The sturdy appearance of the structure earned it the popular nickname of "Porcino" ("Piggy") for a while. The name for the structure eventually changed to Pulcino, the Italian for a small or little "chick". This may have been a reference to the comparatively short height of the obelisk or, an obscure reference to the major charity of the Dominicans to assist young women needing dowries, who made a procession in the courtyard every year. The latter were once depicted in a local painting as three tiny figures with the Virgin Mary presenting purses to them.


The nave with its pointed arches is very Gothic in style, making this church unique in Rome. This impression was partially altered by Carlo Maderno, who added later Baroque elements to the 13th century nave. The stained glass windows are mainly from the 19th century. Although built in Gothic style, the best of its works of art are Renaissance.

Carafa Chapel

The Carafa Chapel, with late 15th-century frescoes (1488–1493) by Filippino Lippi, was commissioned by Cardinal Oliviero Carafa in honour of Saint Thomas Aquinas. There are two Marian scenes, the Annunciation and the Assumption; over the altar is his St Thomas presenting Cardinal Carafa to the Blessed Virgin, and on the right-hand wall his Glory of St Thomas. It was inaugurated in 1493, and is also known as the Chapel of St Thomas Aquinas. The relics of St Thomas Aquinas were kept in this chapel until 1511, when they were moved to Naples. Designed by Pirro Ligorio in 1559, the tomb of Gian Pietro Carafa, who became Pope Paul IV in 1555, is also in the chapel.

Cappella Capranica

The chapel is also known as the Chapel of the Rosary. The stucco ceiling was made in 1573 by Marcello Venusti. The chapel contains the tomb of Cardinal Domenico Capranica by Andrea Bregno.

Michelangelo's Cristo della Minerva

The Cristo della Minerva, also known as Christ the Redeemer or Christ Carrying the Cross, is a marble sculpture by Michelangelo Buonarroti, finished in 1521, located to the left of the main altar.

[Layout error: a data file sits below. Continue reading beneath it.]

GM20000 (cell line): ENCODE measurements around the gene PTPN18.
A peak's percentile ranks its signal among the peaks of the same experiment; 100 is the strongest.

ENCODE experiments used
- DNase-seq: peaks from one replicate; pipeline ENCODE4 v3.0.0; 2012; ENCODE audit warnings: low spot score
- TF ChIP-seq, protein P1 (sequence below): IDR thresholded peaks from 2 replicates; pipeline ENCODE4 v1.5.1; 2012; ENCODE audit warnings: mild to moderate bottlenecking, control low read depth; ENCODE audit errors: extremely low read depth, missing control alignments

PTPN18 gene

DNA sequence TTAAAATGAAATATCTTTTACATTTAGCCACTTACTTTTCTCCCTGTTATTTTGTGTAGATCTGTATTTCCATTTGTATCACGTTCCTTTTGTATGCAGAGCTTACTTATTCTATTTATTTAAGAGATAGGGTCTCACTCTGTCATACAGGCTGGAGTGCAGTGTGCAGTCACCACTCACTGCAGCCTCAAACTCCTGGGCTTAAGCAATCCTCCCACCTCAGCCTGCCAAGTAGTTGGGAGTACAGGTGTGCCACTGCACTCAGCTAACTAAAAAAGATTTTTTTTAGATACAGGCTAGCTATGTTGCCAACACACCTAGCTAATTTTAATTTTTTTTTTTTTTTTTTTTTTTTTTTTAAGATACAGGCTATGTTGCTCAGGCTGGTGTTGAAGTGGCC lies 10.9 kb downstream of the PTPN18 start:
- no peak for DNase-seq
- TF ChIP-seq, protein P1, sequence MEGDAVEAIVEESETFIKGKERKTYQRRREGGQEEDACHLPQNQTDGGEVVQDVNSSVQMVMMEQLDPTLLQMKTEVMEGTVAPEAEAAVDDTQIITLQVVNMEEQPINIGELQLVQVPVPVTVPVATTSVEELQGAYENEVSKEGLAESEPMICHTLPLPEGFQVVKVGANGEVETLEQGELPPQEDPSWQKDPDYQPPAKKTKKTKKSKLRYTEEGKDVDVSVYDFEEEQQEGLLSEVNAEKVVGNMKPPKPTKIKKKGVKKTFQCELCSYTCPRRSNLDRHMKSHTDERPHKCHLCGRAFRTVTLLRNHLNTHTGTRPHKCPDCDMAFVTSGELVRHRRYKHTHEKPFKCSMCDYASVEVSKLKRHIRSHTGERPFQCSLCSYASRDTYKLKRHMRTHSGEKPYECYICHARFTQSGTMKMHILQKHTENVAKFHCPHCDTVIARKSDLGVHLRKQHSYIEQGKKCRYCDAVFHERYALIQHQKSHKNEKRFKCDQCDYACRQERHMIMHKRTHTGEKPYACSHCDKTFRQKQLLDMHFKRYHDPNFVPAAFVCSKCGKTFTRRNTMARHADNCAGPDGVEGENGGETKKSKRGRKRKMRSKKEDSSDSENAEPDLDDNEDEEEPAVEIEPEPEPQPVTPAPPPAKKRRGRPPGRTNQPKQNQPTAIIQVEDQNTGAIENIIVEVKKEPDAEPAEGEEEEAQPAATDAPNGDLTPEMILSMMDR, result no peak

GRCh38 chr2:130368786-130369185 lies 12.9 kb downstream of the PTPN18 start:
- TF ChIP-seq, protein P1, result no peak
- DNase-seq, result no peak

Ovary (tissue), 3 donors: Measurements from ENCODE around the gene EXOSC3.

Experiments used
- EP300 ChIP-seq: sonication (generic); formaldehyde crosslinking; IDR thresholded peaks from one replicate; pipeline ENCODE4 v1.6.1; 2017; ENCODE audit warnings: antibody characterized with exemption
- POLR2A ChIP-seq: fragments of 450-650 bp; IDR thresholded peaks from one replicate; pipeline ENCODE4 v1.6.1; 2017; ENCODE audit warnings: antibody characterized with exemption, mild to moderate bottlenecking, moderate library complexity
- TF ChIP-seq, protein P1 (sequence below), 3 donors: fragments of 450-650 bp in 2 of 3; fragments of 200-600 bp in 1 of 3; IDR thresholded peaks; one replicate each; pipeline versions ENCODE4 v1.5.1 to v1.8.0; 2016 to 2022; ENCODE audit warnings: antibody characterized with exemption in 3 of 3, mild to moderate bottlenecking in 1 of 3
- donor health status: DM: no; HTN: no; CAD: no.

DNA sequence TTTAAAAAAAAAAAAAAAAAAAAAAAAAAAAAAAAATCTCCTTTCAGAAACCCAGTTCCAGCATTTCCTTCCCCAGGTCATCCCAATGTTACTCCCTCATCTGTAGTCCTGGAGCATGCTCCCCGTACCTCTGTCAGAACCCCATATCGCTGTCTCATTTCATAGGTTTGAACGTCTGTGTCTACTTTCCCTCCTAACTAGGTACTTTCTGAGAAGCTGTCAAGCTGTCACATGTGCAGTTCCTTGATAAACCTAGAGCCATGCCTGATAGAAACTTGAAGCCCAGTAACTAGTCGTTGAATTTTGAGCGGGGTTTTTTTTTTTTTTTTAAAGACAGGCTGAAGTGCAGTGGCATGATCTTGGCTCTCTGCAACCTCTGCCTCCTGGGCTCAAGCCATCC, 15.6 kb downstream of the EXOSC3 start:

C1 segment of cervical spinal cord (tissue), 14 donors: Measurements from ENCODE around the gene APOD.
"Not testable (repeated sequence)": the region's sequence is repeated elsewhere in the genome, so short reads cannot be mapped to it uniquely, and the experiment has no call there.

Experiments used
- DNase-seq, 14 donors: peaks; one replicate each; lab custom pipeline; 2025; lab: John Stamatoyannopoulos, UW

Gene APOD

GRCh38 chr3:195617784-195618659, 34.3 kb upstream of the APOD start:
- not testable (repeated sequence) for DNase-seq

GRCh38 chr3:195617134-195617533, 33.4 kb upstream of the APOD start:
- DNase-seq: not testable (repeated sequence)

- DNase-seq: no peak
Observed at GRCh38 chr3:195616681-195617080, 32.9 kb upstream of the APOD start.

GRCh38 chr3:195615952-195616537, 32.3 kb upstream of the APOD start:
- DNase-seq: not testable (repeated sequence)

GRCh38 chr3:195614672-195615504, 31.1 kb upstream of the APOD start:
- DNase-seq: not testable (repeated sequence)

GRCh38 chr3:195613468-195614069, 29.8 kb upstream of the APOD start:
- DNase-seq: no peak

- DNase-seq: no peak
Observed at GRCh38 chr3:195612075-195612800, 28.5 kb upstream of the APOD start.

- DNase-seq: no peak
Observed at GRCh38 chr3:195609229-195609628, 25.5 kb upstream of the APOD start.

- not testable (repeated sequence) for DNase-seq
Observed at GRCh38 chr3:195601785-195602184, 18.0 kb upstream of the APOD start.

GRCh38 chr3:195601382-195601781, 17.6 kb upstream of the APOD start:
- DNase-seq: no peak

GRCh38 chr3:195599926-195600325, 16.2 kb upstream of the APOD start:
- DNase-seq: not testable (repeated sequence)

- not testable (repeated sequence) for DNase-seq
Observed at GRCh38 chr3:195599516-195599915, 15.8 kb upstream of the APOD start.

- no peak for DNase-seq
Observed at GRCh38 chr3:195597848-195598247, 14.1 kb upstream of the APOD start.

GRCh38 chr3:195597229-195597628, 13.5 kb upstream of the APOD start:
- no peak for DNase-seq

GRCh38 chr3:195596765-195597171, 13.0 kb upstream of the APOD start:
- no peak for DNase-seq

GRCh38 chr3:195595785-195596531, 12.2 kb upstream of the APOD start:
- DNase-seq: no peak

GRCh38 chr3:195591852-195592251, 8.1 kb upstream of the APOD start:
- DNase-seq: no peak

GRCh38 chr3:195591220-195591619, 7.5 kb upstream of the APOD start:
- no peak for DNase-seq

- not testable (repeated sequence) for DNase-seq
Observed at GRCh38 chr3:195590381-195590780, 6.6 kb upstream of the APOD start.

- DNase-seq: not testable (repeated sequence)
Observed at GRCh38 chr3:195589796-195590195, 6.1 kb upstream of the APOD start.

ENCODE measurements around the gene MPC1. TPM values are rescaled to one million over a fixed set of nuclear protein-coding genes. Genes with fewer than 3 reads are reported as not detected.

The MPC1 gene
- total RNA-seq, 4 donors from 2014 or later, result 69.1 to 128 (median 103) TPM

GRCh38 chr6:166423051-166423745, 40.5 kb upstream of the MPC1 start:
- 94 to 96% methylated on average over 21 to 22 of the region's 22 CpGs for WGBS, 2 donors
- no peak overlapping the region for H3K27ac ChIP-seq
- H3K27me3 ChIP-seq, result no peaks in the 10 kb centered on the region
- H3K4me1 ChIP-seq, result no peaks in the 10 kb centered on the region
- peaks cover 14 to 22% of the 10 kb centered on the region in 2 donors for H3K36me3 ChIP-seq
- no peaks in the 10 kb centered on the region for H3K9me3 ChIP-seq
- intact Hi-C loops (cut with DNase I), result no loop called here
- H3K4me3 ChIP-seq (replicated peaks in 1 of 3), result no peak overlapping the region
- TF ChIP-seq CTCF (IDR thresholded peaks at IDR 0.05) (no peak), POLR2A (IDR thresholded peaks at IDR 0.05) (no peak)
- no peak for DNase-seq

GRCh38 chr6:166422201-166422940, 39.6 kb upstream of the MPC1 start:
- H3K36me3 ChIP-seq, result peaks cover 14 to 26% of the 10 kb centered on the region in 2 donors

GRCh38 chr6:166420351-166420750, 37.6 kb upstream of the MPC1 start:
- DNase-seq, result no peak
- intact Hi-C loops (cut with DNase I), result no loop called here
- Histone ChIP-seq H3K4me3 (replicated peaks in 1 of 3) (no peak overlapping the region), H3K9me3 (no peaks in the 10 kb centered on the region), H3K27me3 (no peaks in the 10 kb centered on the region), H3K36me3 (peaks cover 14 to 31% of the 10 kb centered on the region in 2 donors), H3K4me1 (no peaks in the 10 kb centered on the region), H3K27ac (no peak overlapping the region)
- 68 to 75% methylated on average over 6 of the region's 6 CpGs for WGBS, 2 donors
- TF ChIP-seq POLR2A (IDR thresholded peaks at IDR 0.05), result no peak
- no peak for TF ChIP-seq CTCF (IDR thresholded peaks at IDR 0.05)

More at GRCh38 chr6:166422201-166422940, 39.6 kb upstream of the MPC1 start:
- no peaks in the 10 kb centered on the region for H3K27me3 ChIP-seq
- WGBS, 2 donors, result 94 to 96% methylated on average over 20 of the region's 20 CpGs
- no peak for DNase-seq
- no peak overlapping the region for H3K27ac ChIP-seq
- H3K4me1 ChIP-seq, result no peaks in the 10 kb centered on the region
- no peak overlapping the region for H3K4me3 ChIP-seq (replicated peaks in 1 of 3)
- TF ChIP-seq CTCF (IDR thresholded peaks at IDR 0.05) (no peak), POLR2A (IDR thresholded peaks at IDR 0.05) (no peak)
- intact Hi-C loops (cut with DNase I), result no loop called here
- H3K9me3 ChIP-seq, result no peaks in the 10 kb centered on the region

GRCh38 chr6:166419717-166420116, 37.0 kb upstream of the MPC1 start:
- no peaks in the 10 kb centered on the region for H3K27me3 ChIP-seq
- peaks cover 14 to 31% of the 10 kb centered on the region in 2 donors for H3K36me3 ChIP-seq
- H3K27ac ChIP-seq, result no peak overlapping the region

Cappella Aldobrandini

The Aldobrandini chapel was designed by Giacomo della Porta but it is Carlo Maderno that completed della Porta's project (after 1602). It was consecrated in 1611. The canvas depicting the Institution of the Eucharist and dated from 1594 is by Federico Fiori. The monument to the parents of Pope Clement VIII, Salvestro Aldobrandini and Luisa Dati, is by Giacomo della Porta. The first Blessed Sacrament Confraternity to be approved by the Holy See was established in this chapel, with St. Ignatius of Loyola as one of its earliest members.

Cappella Raymond of Penyafort

The chapel dedicated to Raymond of Penyafort houses the tomb of Cardinal Juan Diego de Coca, by Andrea Bregno. The ceiling fresco Jesus Christ as a Judge, between two angels is by Melozzo da Forlì.

Other major artworks

  • Annunciation (1485), by Antoniazzo Romano - shows Cardinal Juan de Torquemada OP presenting girls who received a dowry by his Guild of the Annunciation to the Virgin. The cardinal is buried nearby.
  • The tombs of the Popes Leo X and Clement VII by Antonio da Sangallo the Younger.
  • Tomb of Urban VII
  • Tomb of Fra Angelico, by Isaia da Pisa (1455)
  • Tomb of Guillaume Durand the Elder, bishop on Mende, signed by Giovanni di Cosma (1296)
  • Memorial to Maria Raggi, by Gian Lorenzo Bernini (1643)
  • Tomb of Francesco Tornabuoni (1480), one of the best works by Mino da Fiesole


Saint Catherine of Siena is buried here (except her head, which is in the Basilica of San Domenico in Siena). Beyond the sacristy, the room where she died in 1380 was reconstructed here by Antonio Barberini in 1637. This room is the first transplanted interior, and the progenitor of familiar 19th and 20th century museum "period rooms." The frescoes by Antoniazzo Romano that decorated the original walls, however, are now lost.

The famous early Renaissance painter Fra Angelico died in the adjoining convent, and is buried here also, as is Pope Paul IV and the Medici popes Leo X and Clement VII.

Before the construction of San Giovanni dei Fiorentini, the Minerva was the church of the Florentine nation, and therefore it houses numerous tombs of prelates, nobles and citizens coming from that Tuscan city. Curiously, Diotisalvi Neroni, a refugee who had taken part in the plot against Piero de' Medici, was buried here in 1482, and was later joined by other members of the family. Also buried here are Pope Urban VII, Latino Malabranca Orsini, Michel Mazarin (Archbishop of Aix), brother of Cardinal Jules Mazarin.

List of cardinal-priests from Santa Maria sopra Minerva

Other churches with this name

In Assisi, another church of Santa Maria sopra Minerva was built in the 16th century within the surviving cella of a late Republican temple of Minerva. Its Corinthian portico still stands.


  • Grundmann, Stefan; Fürst, Ulrich (1998), The Architecture of Rome: an architectural history in 400 individual presentations, Stuttgart: Ed. Axel Menges, ISBN 3930698609, 

  • Masetti, Pio Tommaso (1855) (in Italian), Memorie istoriche della chiesa di S. Maria sopra Minerva e de' suoi moderni restauri, Rome: Tip. di B. Morini, OCLC 24239739,